I've been told by people who support Donald Trump that "there are jobs Americans won't do" is practically the worst thing you can say. I am also told by many Donald Trump supporters that if you support the idea that you have to look at each of the 12-15 million illegal immigrants who are currently here individually and make an individual determination of whether they get to stay or not, as opposed to summarily deporting them all, then you are not a real conservative.
You know who disagreed with both of those positions in 2011? Donald Trump. Here he is first on Larry King in 2011. Now Trump, even then, was saying that you need to build a wall and "militarize the border." But back then, he had a decidedly more, shall we say, nuanced position on immigration.
Trump: And they're (Arizona) saying, you have to get them out, you need laws. We have no one, nobody even knows what the law is. People are streaming across the border, and sometimes it's the drug dealers, and what's happening now, the drug dealers are coming in, and that's a big problem. They're coming in and they're killing.
King: You also have American interests hiring them.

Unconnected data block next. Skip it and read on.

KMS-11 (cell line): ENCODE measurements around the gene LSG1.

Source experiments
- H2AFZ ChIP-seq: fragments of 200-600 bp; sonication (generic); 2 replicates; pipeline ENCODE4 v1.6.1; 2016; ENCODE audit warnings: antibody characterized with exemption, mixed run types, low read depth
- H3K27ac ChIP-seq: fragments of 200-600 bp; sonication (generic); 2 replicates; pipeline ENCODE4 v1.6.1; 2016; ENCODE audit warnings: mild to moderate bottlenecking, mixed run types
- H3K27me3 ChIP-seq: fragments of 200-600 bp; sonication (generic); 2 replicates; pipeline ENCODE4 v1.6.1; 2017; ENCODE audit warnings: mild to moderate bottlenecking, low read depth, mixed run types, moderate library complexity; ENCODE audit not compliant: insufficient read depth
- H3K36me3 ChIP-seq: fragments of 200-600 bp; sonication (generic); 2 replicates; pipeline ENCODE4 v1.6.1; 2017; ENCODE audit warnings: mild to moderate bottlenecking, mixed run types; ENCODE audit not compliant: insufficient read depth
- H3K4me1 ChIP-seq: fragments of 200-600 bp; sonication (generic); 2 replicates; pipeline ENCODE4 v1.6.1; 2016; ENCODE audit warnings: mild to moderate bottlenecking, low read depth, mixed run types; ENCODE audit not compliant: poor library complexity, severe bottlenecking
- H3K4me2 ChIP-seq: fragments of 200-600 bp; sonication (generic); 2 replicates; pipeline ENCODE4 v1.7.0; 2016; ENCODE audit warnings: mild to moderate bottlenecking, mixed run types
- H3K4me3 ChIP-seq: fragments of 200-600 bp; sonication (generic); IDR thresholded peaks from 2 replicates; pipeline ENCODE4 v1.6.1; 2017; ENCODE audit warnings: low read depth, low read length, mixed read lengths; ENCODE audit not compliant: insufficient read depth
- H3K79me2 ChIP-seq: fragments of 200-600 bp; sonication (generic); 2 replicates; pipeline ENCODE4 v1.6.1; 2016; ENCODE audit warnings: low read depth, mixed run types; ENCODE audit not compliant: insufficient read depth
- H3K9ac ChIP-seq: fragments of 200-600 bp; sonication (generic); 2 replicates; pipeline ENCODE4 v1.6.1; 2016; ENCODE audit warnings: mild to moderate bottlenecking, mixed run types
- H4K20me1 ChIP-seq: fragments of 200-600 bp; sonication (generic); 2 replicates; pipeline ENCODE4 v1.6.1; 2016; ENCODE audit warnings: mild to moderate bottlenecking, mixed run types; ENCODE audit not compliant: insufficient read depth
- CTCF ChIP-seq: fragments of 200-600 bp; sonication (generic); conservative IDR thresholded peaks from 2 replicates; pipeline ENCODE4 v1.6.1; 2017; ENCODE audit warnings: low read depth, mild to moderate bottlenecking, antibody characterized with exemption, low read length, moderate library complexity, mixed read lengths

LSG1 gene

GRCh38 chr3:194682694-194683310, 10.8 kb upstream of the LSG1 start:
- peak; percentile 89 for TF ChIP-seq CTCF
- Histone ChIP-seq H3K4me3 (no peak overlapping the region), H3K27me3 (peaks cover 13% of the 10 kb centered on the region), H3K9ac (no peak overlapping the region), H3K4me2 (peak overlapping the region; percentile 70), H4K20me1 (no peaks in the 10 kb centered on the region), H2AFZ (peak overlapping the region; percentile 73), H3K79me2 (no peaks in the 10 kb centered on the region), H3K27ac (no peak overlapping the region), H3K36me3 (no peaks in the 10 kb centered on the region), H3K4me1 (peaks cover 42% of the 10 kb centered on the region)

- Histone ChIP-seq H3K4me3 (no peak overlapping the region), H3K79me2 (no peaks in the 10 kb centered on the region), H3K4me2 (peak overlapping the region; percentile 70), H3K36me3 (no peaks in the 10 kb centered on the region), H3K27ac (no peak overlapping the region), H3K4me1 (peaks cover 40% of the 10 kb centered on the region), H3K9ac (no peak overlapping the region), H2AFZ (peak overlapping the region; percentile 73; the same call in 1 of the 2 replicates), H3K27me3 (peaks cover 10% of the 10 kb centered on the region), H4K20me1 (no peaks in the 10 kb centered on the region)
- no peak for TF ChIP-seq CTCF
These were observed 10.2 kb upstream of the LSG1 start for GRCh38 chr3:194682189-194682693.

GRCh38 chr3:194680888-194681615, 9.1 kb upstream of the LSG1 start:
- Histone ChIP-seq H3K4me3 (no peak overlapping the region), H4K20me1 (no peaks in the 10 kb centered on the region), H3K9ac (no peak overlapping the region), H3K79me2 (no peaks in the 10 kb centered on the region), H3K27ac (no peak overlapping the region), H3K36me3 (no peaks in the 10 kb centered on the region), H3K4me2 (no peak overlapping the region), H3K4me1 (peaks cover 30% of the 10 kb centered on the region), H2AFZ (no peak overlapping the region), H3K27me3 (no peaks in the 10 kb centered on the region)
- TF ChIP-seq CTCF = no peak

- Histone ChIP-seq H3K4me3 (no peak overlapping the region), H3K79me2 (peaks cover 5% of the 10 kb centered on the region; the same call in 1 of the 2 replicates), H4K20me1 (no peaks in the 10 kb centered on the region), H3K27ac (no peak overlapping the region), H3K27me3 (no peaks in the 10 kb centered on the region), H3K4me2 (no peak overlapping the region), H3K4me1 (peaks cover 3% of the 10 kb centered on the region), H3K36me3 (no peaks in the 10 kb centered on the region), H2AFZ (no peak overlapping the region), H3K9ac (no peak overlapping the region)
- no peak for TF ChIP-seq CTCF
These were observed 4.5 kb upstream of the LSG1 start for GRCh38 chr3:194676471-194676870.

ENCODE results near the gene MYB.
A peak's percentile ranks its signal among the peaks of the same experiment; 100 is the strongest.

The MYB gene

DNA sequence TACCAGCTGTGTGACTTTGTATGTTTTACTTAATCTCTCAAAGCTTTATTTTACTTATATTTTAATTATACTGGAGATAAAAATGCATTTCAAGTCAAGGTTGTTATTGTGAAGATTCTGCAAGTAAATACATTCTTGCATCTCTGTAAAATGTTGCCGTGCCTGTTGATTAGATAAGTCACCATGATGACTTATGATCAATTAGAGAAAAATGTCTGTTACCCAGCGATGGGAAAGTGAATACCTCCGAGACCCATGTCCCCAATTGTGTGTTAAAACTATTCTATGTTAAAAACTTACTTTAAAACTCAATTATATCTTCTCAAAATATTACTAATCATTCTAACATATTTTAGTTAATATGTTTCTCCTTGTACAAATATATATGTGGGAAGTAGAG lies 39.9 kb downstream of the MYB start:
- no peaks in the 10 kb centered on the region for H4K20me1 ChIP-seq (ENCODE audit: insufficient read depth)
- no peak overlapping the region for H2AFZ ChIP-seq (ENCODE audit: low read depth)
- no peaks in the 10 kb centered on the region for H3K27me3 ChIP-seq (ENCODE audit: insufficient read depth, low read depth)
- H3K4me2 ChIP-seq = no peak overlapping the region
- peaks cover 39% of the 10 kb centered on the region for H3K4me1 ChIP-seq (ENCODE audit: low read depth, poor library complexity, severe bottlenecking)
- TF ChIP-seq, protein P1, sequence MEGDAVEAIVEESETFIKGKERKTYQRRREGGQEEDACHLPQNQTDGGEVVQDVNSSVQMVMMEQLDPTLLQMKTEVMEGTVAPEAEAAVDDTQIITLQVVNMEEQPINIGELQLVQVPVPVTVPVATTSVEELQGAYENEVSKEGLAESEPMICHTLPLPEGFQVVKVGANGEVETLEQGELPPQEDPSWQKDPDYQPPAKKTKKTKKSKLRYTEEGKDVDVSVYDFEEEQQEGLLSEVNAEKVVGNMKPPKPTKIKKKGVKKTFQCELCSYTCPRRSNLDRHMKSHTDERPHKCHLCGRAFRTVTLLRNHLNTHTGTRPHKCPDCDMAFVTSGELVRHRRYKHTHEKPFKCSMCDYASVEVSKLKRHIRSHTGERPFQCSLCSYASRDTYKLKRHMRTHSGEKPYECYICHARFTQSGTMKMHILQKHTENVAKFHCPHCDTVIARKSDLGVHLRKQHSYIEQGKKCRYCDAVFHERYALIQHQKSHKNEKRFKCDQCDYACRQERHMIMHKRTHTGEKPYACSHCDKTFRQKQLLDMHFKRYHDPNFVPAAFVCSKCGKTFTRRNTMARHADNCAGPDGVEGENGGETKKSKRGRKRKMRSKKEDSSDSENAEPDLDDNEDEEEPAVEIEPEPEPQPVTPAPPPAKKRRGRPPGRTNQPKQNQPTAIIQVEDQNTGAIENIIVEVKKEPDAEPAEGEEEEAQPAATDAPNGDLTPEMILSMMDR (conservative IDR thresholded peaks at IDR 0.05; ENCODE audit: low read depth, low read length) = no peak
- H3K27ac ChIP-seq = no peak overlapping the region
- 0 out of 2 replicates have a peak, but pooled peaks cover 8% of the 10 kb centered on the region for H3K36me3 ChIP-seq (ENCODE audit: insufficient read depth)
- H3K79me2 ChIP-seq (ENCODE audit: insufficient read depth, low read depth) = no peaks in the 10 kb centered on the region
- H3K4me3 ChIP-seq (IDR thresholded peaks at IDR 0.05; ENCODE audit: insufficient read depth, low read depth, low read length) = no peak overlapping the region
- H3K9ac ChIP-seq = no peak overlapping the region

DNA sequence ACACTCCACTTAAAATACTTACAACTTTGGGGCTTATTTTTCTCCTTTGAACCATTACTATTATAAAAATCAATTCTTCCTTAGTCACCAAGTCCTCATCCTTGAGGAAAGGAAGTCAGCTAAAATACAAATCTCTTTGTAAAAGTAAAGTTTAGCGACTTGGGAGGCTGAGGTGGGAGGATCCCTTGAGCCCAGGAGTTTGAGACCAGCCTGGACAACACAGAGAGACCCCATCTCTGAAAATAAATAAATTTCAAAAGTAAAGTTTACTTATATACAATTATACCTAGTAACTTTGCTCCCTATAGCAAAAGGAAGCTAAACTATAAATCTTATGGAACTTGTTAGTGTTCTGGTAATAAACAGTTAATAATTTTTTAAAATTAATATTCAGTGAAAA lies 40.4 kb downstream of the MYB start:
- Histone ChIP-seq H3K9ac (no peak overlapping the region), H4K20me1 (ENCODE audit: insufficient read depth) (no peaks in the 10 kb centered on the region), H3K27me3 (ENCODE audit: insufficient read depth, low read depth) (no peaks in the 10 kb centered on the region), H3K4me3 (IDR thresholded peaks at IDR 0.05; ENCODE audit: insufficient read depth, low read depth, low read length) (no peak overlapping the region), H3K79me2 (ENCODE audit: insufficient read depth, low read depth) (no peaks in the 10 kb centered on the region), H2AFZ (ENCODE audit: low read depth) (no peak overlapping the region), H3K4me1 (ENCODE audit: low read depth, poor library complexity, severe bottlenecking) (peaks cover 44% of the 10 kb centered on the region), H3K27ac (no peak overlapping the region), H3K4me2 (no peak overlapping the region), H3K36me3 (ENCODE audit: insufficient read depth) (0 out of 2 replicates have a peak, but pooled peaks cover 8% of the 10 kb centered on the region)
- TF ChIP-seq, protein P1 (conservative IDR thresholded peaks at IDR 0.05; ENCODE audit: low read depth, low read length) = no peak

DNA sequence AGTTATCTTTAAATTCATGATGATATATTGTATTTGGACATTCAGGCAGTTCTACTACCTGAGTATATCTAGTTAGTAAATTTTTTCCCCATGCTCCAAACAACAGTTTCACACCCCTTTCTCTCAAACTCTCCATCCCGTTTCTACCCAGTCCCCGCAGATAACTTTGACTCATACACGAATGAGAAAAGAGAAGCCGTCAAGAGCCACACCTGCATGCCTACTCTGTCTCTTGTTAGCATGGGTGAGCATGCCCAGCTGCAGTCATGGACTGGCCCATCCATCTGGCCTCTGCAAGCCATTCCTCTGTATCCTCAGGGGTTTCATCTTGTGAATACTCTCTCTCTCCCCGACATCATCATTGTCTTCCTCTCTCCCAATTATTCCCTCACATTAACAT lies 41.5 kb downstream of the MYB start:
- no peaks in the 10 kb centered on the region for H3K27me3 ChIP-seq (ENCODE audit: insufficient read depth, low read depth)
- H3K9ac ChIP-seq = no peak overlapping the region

Trump: Uh, you have American interests hiring them, absolutely. And in many cases they're great workers. The biggest problem is that you have some great, wonderful people coming in from Mexico, that are working the crops, they're working, cutting lawns...
King: Jobs Americans won't do.
Trump: They're doing a lot of jobs that I'm not sure that a lot of Americans are going to take those jobs. And that's the dichotomy, that's the big problem. Because you have a lot of great people coming in doing a lot of work and I'm not so sure that a lot of other people are going to be doing that work. So it is a very tough problem.
And now here he is explaining to Bill O'Reilly in the same year that you have to consider each and every illegal immigrant individually before determining whether you're going to deport them or not.
O'Reilly: Now, the 15 million illegal immigrants who are already in the United States: what do you do with them?
Trump: I think right now you're going to have to do something - and, you know, it's hard to generalize, but you're going to have to look at the individual people, see how they've done, see how productive they've been, see what their references are, and then make a decision.
O'Reilly: Alright. On a case by case basis? That's going to take a long time, there's a lot of people.
Trump: Yes, but you know, you have some great, productive people who came over, and then you have some total disasters that probably should be in prison.
I don't really know that you can interpret this any other way than as making the case for amnesty, quite frankly.
As with every other part of the conservative coalition who is deceiving themselves into believing that Trump would be on their side during the election, the immigration hardliners are deceiving themselves by hitching their wagon to Trump.
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